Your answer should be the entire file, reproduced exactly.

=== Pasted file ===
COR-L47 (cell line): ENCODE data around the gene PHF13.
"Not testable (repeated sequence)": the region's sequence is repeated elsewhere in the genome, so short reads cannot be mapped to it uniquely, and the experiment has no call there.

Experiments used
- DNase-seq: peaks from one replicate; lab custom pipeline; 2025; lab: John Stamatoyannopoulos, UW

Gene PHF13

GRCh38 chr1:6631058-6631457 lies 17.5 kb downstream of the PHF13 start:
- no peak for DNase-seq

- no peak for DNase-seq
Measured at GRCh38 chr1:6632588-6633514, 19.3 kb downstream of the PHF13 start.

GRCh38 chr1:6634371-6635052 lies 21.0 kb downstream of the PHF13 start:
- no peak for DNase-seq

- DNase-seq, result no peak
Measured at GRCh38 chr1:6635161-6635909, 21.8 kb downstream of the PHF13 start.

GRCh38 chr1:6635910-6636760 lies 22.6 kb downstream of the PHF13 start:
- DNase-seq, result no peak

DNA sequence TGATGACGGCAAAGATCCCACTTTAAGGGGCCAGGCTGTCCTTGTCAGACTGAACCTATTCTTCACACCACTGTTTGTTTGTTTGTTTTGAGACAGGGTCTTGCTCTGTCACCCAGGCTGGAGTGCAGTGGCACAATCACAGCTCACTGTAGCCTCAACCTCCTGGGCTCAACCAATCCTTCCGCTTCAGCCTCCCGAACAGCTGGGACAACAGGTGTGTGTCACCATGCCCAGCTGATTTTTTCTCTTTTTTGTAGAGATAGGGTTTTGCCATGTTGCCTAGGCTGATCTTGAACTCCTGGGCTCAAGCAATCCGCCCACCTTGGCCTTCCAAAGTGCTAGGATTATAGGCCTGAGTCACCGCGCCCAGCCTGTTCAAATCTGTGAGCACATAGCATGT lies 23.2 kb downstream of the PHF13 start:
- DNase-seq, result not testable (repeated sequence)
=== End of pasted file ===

COR-L47 (cell line): ENCODE data around the gene PHF13.
"Not testable (repeated sequence)": the region's sequence is repeated elsewhere in the genome, so short reads cannot be mapped to it uniquely, and the experiment has no call there.

Experiments used
- DNase-seq: peaks from one replicate; lab custom pipeline; 2025; lab: John Stamatoyannopoulos, UW

Gene PHF13

GRCh38 chr1:6631058-6631457 lies 17.5 kb downstream of the PHF13 start:
- no peak for DNase-seq

- no peak for DNase-seq
Measured at GRCh38 chr1:6632588-6633514, 19.3 kb downstream of the PHF13 start.

GRCh38 chr1:6634371-6635052 lies 21.0 kb downstream of the PHF13 start:
- no peak for DNase-seq

- DNase-seq, result no peak
Measured at GRCh38 chr1:6635161-6635909, 21.8 kb downstream of the PHF13 start.

GRCh38 chr1:6635910-6636760 lies 22.6 kb downstream of the PHF13 start:
- DNase-seq, result no peak

DNA sequence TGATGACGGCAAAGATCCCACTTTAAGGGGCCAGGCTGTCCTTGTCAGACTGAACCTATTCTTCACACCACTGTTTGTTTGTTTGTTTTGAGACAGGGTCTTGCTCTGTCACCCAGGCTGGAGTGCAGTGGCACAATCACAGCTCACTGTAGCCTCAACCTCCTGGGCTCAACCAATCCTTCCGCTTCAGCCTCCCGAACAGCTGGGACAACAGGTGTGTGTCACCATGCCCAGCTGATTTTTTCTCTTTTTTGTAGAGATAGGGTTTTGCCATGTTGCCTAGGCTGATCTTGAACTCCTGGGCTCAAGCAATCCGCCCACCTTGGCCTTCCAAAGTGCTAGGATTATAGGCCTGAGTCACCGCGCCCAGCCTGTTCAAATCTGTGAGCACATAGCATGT lies 23.2 kb downstream of the PHF13 start:
- DNase-seq, result not testable (repeated sequence)